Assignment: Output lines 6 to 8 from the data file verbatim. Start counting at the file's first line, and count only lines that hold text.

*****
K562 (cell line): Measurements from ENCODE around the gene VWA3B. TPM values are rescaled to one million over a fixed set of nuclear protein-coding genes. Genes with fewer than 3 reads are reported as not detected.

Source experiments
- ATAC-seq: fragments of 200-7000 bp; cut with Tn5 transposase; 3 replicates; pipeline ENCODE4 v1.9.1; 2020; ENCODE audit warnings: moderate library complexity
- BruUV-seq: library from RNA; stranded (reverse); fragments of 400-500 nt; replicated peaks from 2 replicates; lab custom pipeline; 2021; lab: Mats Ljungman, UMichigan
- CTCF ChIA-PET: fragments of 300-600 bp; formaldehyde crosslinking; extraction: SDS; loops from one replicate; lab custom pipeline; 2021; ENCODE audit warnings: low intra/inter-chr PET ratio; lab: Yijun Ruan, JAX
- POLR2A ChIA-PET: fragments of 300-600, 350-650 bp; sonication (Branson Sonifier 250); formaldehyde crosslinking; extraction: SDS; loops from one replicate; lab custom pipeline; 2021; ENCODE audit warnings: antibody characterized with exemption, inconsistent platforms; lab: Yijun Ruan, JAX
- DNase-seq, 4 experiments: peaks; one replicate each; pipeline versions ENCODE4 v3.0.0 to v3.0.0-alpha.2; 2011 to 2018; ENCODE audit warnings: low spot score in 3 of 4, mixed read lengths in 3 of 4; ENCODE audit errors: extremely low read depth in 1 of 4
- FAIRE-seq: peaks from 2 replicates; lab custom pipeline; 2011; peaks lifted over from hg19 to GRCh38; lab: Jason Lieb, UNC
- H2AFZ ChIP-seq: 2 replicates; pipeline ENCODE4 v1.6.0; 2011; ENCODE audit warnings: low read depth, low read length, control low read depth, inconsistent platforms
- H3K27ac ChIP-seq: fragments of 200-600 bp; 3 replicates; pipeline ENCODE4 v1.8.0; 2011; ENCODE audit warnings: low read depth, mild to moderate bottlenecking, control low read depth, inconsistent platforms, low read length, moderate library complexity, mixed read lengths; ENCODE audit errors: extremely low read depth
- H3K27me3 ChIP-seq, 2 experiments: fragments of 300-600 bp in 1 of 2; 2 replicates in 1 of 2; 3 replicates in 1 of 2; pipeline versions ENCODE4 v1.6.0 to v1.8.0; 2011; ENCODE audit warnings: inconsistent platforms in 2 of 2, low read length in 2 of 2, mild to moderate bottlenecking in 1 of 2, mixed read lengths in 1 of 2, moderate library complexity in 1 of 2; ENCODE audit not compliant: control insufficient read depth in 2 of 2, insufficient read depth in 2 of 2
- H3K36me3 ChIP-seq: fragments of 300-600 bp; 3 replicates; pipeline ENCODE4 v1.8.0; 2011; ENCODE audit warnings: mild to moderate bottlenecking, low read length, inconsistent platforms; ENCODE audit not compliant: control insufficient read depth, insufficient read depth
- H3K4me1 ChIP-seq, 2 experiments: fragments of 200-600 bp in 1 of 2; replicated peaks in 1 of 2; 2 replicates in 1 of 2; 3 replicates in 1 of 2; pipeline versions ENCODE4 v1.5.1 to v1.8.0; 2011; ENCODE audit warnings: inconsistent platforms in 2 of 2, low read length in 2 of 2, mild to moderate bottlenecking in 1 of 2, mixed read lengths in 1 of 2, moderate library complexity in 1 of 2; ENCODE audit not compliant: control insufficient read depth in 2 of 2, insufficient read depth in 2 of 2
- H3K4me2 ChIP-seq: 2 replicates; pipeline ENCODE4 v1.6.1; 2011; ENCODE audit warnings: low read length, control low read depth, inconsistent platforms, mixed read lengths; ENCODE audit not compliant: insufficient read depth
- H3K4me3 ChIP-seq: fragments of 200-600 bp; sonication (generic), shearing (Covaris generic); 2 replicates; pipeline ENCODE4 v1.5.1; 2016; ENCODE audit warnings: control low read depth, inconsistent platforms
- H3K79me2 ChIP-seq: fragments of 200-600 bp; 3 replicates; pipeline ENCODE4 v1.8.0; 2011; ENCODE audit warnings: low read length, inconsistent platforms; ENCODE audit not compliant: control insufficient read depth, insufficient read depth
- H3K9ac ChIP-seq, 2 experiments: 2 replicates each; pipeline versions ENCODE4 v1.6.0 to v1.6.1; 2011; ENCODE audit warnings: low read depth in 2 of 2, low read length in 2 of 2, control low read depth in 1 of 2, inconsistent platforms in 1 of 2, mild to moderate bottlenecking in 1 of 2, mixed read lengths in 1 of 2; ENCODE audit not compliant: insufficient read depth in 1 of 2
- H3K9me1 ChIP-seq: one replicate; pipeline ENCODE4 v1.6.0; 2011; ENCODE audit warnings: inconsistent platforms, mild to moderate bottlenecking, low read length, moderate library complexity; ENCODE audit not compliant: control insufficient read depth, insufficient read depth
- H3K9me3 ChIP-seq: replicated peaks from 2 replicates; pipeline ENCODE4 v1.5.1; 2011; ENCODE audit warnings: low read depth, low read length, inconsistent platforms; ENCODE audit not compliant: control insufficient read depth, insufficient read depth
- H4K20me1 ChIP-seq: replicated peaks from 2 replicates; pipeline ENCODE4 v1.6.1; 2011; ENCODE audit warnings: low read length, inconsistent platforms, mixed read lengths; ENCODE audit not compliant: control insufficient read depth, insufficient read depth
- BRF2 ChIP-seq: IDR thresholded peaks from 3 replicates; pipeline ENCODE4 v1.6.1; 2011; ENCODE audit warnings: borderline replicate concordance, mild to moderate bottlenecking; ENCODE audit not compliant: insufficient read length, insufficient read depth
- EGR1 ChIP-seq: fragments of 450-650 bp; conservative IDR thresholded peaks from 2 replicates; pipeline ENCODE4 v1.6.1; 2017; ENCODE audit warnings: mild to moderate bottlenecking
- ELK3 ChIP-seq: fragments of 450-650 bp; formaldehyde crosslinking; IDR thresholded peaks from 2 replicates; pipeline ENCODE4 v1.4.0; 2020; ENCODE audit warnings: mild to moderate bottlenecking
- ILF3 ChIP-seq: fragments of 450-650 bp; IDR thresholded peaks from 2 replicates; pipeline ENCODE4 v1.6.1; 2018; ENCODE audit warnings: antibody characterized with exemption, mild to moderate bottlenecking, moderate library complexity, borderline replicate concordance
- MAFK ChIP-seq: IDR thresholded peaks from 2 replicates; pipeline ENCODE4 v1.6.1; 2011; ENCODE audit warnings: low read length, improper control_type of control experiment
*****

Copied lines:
- POLR2A ChIA-PET: fragments of 300-600, 350-650 bp; sonication (Branson Sonifier 250); formaldehyde crosslinking; extraction: SDS; loops from one replicate; lab custom pipeline; 2021; ENCODE audit warnings: antibody characterized with exemption, inconsistent platforms; lab: Yijun Ruan, JAX
- DNase-seq, 4 experiments: peaks; one replicate each; pipeline versions ENCODE4 v3.0.0 to v3.0.0-alpha.2; 2011 to 2018; ENCODE audit warnings: low spot score in 3 of 4, mixed read lengths in 3 of 4; ENCODE audit errors: extremely low read depth in 1 of 4
- FAIRE-seq: peaks from 2 replicates; lab custom pipeline; 2011; peaks lifted over from hg19 to GRCh38; lab: Jason Lieb, UNC